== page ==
For the freelance designer or developer, getting enough paid practice to hone your skills isn’t easy. Sometimes creating your own work is the only solution.
That’s where the concept redesign comes in. Take an existing website, interface or application and show off your skills by making improvements, while maintaining the entity’s initial purpose. That might mean overhauling style elements, like typography or color scheme, making a website more responsive, or improving an application’s user experience.
We’ve put together a list of our favorite redesigns of some of your favorite websites and applications. Work your way down the list and check out the designers/developers behind the projects, then see how you feel about the real thing. Let us know which apps and websites should take notice in the comments!
WhatsApp Redesign | VinfoTech
Facebook’s enormous purchase of WhatsApp sent shockwaves through the tech world, but left the design world wondering how the Social Media giant would update the WhatsApp interface. VinfoTech, a design and development agency from Indore, India, beat Facebook to the punch and redesigned the application top to bottom. VinfoTech set out to maintain the usual WhatsApp interface, while accommodating a number of Facebook features. The redesigned WhatsApp ‘Chats’ interface, incorporates a feature to swipe a WhatsApp contact to reveal a one-click link to that contact’s Facebook wall. The redesign also suggests VoIP voice and video calls through the WhatsApp interface, to take the chat experience to a whole new level. We’re sure that Facebook will continue to have tricks up their sleeves when it comes to the future of WhatsApp, but it never hurts to think about the features we’d love included. See what you think!
Instagram Redesign | Shadman Ahmed
We find some of our favorite content on Instagram (check out all these awesome Cow Appreciation Day costumes), but Shadman Ahmed from New Delhi, India, felt the the app needed to focus on its bread-and-butter, so he redesigned the Instagram interface by emphasizing the power of the image. Ahmed hides the comments and text that tend to clutter the Instagram feed, allowing users to swipe text into, and out of, the display. Finally, sliders to adjust number of images displayed on a page and improved profile pages round out the application face-lift and user experience improvement. We like it, check it out for yourself!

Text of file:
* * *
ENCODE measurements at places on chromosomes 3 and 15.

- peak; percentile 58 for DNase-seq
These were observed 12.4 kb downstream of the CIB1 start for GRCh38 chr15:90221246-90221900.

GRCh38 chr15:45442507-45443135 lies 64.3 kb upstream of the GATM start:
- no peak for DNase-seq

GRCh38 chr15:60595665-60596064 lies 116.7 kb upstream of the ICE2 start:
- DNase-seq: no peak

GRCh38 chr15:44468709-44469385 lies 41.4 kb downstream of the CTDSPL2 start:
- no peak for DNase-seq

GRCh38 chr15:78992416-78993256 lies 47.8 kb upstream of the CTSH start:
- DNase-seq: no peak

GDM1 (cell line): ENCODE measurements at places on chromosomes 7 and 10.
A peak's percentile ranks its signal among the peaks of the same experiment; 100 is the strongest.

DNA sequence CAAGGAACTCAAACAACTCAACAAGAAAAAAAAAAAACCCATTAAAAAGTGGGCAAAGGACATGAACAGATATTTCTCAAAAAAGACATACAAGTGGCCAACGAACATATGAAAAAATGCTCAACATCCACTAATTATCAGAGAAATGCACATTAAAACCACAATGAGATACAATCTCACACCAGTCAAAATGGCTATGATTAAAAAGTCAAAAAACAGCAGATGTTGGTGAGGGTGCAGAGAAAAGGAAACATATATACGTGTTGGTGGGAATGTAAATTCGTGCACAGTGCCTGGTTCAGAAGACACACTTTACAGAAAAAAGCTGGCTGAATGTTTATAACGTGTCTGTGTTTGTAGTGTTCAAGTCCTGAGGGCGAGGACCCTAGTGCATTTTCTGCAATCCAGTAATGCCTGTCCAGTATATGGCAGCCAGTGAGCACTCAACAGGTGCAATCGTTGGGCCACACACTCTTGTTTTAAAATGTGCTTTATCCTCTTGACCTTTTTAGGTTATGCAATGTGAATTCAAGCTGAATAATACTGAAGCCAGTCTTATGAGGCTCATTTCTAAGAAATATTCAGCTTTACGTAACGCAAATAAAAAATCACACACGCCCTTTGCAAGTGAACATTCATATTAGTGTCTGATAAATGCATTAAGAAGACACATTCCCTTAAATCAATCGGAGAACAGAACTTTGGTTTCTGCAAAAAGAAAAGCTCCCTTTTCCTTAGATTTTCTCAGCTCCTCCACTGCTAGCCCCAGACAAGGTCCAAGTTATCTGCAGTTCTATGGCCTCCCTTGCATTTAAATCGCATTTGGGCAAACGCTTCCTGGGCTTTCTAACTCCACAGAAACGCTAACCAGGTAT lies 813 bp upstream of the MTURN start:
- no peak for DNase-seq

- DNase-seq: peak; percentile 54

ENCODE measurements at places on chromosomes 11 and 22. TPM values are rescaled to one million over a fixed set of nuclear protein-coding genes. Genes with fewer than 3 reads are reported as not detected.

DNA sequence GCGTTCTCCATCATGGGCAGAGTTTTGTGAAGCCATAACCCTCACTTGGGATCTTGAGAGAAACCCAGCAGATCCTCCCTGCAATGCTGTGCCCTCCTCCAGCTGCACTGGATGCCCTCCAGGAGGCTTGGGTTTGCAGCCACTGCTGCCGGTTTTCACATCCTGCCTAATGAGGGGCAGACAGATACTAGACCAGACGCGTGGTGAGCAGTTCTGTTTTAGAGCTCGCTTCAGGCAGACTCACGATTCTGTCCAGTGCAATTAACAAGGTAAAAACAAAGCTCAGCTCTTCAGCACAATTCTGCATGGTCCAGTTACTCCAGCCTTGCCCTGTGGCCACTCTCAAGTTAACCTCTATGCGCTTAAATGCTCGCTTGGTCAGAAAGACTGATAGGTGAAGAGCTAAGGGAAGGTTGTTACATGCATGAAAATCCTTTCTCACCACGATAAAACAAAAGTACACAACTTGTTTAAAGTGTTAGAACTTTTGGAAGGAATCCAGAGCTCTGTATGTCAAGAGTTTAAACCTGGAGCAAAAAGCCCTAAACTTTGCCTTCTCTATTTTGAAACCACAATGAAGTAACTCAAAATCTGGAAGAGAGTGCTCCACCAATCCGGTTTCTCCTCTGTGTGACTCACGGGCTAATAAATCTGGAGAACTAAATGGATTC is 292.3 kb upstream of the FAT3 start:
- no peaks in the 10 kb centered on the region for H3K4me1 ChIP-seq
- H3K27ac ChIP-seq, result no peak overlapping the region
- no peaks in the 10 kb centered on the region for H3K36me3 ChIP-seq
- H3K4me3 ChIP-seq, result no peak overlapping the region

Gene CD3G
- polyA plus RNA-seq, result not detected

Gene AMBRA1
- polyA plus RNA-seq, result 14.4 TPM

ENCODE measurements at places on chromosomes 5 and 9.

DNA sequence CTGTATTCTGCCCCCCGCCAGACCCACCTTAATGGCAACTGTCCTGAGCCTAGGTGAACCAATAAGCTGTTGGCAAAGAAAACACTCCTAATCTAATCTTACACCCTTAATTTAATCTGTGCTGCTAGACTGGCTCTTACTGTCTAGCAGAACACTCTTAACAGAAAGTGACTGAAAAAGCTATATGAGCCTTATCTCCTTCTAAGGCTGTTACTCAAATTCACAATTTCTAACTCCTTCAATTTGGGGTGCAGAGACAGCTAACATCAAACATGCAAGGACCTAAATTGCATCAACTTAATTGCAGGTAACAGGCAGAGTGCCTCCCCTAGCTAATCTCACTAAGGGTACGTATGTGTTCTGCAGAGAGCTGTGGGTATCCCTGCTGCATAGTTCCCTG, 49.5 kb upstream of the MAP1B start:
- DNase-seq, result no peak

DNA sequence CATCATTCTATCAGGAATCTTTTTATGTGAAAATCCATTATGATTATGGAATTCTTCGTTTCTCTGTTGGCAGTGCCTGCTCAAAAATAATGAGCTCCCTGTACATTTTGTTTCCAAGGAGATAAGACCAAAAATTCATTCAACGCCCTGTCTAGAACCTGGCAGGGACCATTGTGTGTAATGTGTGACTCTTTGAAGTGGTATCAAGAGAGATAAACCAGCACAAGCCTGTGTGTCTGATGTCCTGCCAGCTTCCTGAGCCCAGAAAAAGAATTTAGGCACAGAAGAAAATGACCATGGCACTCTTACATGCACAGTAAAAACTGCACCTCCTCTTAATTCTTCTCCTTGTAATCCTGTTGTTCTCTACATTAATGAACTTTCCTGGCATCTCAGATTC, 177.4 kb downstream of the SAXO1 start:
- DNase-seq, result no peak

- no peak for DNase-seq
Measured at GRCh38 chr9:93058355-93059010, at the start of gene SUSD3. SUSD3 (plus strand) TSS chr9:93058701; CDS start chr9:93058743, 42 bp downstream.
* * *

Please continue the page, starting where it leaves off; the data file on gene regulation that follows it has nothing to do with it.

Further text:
Shazam Redesign | French Toast
Not much is more impressive than opening up Shazam, putting your phone next to a speaker and watching the tech magic happen. Setting aside the technological brilliance of the Shazam App, French Toast, a design agency from Liège, Belgium, decided the app and the brand could use a design overhaul. They replaced Shazam’s blue color profile with a flat red and tweaked Shazam’s curled ’S’ logo with a more boxy take, including a nice little drop shadow. More importantly, the redesign includes a tweaked interface that emphasizes clean, uncluttered ‘My Tags’, ‘Chart’, and ‘Friends’ lists. Finally, the concept redesign has done away with Shazam’s crazy, pulsing ‘Listening’ button, and replaced it with a less intrusive rotating animation. Shazam’s pulsing ‘Listening’ button is pretty entertaining, but we think you’ll still love French Toast’s tight and clean interface. Take a look!
7. The New York Times
The New York Times Redesign | Steve Franschini
The shift from print to digital has hit traditional news outlets like The New York Times especially hard, so Steve Fraschini, a designer from Paris, France, gave the NYTimes App a facelift. Fraschini’s redesign incorporates an expandable menu that adapts horizontally for devices in portrait mode and vertically for devices in landscape mode. This adaptable menu leaves plenty of central space to focus on important content and the redesign places an emphasis on visual content display, important for news on-the-go. Finally, Fraschini’s take on The New York Times App seeks to ensure that users have the tools to efficiently and effectively locate content through improved search and chronology filters. Even if there’s no good news these days, there no reason the news can’t at least look good. See for yourself!
Gmail Redesign | Ruslan Aliev